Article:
Saturday, January 30, 2021

Tater Tao

Today we should all congratulate ourselves on (just about) making it through the first month of the new year. I'm trying to maintain a positive attitude, so let's say we're one month closer to getting our COVID-19 vaccines.

While scrolling through my photo archives, I came across this 2015 "record head" shot featuring a forebear of the Pipe of Ambiguity. The record cover art was done by Sam Norkin (1917-2011). Norkin was a prolific cartoonist who specialized in caricatures of Broadway actors and ensembles. At first glance, his work probably reminds the viewer of Al Hirschfeld (1903-2003). While there are similarities in style, and certainly in subject matter, Norkin's art is more wildly exaggerated and angular, even Cubist. 
Norkin did this wonderful drawing of Cab Calloway for a 1955 LP on Epic Records.

The "Bingle" photo is a souvenir from a phase I went through several years ago, when I wasted a lot of time taking record-head selfies with items from my collection. It was fun, but thankfully, I now have a weekly deadline to keep myself busy making cartoons.

Speaking of which, here's the latest batch to roll off the production line here at Bizarro Studios North.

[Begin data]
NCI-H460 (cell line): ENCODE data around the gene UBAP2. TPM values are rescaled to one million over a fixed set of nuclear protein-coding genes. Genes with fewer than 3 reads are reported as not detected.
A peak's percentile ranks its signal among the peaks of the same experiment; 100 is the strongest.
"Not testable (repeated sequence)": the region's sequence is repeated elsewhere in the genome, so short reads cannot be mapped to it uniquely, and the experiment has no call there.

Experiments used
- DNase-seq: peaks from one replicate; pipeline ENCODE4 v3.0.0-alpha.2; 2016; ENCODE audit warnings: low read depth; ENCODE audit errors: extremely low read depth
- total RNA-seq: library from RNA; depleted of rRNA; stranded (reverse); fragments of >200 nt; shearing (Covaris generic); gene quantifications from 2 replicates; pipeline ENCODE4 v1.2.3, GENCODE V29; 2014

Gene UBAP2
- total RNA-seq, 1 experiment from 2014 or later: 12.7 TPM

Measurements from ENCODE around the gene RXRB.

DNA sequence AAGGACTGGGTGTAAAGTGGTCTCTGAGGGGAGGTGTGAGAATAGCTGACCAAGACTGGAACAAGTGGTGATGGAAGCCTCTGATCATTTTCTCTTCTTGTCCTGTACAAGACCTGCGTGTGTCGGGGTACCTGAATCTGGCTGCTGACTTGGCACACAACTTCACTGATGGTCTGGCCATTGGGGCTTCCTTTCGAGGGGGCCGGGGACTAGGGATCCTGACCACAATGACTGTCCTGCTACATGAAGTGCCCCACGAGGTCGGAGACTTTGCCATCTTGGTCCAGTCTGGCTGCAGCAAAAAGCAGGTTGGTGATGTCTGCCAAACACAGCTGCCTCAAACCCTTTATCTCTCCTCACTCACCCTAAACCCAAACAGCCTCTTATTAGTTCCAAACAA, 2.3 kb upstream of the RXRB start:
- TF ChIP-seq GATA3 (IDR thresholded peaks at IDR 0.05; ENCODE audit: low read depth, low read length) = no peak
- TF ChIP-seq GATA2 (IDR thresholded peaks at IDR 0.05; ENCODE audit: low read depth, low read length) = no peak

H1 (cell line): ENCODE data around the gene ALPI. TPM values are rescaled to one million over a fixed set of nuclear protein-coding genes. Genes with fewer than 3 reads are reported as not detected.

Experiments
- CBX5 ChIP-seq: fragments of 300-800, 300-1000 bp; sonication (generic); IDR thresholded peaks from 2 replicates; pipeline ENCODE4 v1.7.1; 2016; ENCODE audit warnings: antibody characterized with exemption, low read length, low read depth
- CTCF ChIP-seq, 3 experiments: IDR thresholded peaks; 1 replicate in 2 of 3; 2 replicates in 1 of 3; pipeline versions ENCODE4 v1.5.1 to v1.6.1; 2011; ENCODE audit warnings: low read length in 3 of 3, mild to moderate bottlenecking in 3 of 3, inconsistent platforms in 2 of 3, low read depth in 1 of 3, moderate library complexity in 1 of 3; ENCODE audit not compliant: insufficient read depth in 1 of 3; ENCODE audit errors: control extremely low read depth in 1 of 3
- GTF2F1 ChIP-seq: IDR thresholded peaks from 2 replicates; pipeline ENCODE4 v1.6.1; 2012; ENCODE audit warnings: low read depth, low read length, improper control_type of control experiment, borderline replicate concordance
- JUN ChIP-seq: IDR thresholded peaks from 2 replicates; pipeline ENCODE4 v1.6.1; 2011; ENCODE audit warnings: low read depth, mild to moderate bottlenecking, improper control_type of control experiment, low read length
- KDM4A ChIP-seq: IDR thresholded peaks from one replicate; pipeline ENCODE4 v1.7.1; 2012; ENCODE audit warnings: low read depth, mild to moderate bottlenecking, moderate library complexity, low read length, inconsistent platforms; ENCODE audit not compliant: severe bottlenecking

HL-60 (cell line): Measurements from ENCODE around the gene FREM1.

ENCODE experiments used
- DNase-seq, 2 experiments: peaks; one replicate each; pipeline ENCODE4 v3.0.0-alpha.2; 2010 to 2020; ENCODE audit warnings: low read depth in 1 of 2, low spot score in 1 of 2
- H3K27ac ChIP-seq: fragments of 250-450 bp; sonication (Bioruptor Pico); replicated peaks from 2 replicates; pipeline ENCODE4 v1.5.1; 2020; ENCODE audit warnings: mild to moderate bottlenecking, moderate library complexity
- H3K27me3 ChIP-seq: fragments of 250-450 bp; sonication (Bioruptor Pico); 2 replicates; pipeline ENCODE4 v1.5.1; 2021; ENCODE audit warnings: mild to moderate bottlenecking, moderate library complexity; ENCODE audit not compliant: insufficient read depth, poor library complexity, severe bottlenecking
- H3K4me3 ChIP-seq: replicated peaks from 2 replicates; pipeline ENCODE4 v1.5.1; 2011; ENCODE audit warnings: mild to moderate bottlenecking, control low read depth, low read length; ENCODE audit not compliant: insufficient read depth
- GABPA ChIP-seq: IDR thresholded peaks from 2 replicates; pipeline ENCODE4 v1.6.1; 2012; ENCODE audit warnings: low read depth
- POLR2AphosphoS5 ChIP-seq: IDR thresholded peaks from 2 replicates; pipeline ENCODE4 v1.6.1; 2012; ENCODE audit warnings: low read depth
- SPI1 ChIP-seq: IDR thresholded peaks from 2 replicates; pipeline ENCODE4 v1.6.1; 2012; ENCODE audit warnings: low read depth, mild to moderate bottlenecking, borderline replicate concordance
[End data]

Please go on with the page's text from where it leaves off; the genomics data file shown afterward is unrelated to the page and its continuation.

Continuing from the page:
He's a good employee, but don't startle him when he's concentrating on a repair.
The only time most Americans encounter Roman numerals is in reference to Super Bowl games, although the NFL showed less than total commitment when they named the 2015 game "Super Bowl 50" instead of "Super Bowl L." Apparently, some football fans were miffed, but maybe it was a wise decision. The version with the Roman numeral almost looks like "Super Bowel."
While doing my research for this gag, I learned the difference between the words pictograph (a drawing or painting on a rock wall) and petroglyph (a carving or inscription in rock).
The CEO of the Mister Lactose Corporation is a former military operative who participated in musical torture initiatives.
Friday's spiritually-enlightened spud was fun to draw, although I later realized that for potatoes, having more than two eyes isn't a big deal.
We ended the week with an unintentionally timely gag. Fortunately for this patient, he has more than forty colleagues who are eager to show the way, and then some.

That's the latest from our US headquarters in scenic Hollywood Gardens, PA. Thanks for popping by. Don't forget to visit Dan Piraro's blog to check out his latest Sunday Bizarro. He's also been reporting from what looks to be a restful getaway on a mountainside near Oaxaca City, Mexico. He seems to be in an enviable state of relaxation and bliss, which makes me very happy for him.

Bonus Track

Tom Waits: "Ice Cream Man"
from the album Closing Time
(Asylum Records, 1973)

 NOTE: Certain YouTube videos are unavailable outside the US. On some phones you must select "View Web Version" to see the video content.

Saturday, January 23, 2021

Bears Don 't Cry

This week we watched the peaceful inauguration of our country's new President and Vice President, and saw that it is indeed possible for elected officials to act like adults.

The new administration will certainly not be perfect, but things already look promising in many ways.